Druidism was the religious and scholarly path of the ancient Celts. Druids were the priests, scholars, and advisors of the ancient Celtic world. They studied for 20 years to become a full druid. Other ranks included Bards who were storytellers and musicians and Ovates who devoted themselves to divination and healing. Unfortunately the ancient druids didn’t write anything down and committed all their beliefs and practices to memory and oral tradition, so most of what we know comes from secondary sources and conjecture. Modern druids tend to fall into one of several categories including: Reconstructionist druids, neo-pagan druids, and fraternal druids. Reconstructionist druids are dedicated to reconstructing ancient druid beliefs and practices to be as authentic as possible. Neopagan druids tend to focus on the spiritual aspects of druidry. They honor and worship the ancient Celtic deities, nature spirits, and their ancestors. Other Neopagan beliefs and practices such as Wicca are sometimes merged and there is often overlap between scholarly druidry and spiritual druidry. Fraternal druids act as fraternal and charitable groups and use druid symbology, but aren’t necessarily Pagan in belief. Druids have traditionally been considered male, though there are accounts of ancient female Druidesses. With the exception of some historic fraternal orders, most modern Druid organizations are open to men and women. As with other Pagan groups, druids tend to be open and welcoming to people of all sexual orientations and gender associations.
As far as we know, the ancient Celts had no prohibitions against homosexuality. In fact, many of their tales mention homosexual relationships in a rather matter-of-fact way, while other tales talk of the deep bonds between same-sex persons. Roman and Greek accounts of the Celts mention Celtic warriors who were deeply insulted if their advances for homosexual sex were refused. Some historic accounts mention Celts who slept on animal skins with their male lovers, and other accounts mention them having a male lover on one side and a female lover on the other.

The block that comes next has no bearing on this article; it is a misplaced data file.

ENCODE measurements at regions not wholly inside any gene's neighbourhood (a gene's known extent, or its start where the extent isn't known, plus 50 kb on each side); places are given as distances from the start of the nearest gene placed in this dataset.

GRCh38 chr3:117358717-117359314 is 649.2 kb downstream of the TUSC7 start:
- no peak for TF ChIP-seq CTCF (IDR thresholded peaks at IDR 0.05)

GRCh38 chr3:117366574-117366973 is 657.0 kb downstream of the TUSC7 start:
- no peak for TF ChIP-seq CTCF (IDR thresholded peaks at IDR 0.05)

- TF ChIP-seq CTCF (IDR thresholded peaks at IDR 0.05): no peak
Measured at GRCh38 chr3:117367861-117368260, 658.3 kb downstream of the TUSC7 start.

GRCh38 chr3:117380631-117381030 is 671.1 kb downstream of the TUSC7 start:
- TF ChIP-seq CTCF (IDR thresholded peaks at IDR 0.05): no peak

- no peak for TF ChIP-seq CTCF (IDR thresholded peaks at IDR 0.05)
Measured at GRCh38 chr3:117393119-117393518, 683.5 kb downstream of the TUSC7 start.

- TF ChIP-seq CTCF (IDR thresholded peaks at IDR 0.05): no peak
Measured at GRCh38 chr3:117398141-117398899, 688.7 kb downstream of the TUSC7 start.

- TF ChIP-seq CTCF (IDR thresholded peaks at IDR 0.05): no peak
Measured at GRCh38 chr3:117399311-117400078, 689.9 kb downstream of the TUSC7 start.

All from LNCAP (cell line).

At least one tale speaks of lesbian sex among the ancient Celts. In “Niall Frossach,” from The Book of Leinster, lesbian sex is specifically mentioned as “playful mating.”
The tale of Cuchulainn and Ferdia is often brought up as an example of male homosexuality among the ancient Celts. These two warriors were also lovers, but the tale ends tragically when they are forced to fight each other to the death on opposite sides in the same battle. Cuchulainn laments the death of his friend with these words:
Fast friend, forest companions
We made one bed and slept one sleep
In foreign lands after the fray
Scathach’s pupils, two together
We’d set forth to comb the forest
Norse paganism includes Asatru, Heathenry, and Odinism among other related paths. Norse pagans honor and worship the Norse gods and goddesses including Odin, Thor, and Freya. The Norse gods and goddesses fall into two categories, the Aesir and the Vanir. The Aesir are the principal pantheon and are typically war gods who live in Asgard. The Vanir are a group of gods associated with fertility, wisdom and the ability to see the future. Norse pagans also honor nature spirits (such as elves) and their ancestors. Most of what we know about these gods and goddesses and their mythologies comes from the Icelandic Prose and Poetic Edda’s and the Norse Sagas.
Norse pagans celebrate feasts and rituals called Sumbels and Blóts, which usually involve food and mead or some other form of alcohol. There are two types of magic in Norse paganism – Galdr and Seiðr. Galdr (pronounced “galder”) is the masculine form of Norse magic and involves the use of runes and staves. Seiðr (pronounced “seether”) is the feminine form of Norse magic associated with the goddess Freya and is a form of shamanism. There were accounts of male practitioners of Seiðr, known as seiðmenn, but in practicing magic they brought a social taboo, known as ergi, onto themselves. Ergi was a term of insult, denoting effeminacy or other unmanly behavior. Some of the Norse gods including Odin not only practiced Seiðr, but cross-dressed. Certain aspects of Seiðr were sexual in nature and likely involved actual sexual acts. While homosexuality was looked down upon in ancient Norse cultures, Vanir gods and goddesses such as Freya and Freyr are said to have had gay or effeminate priests. Freyr is a male fertility god, who while very masculine and heterosexual himself had effeminate male priests who were said to ring bells.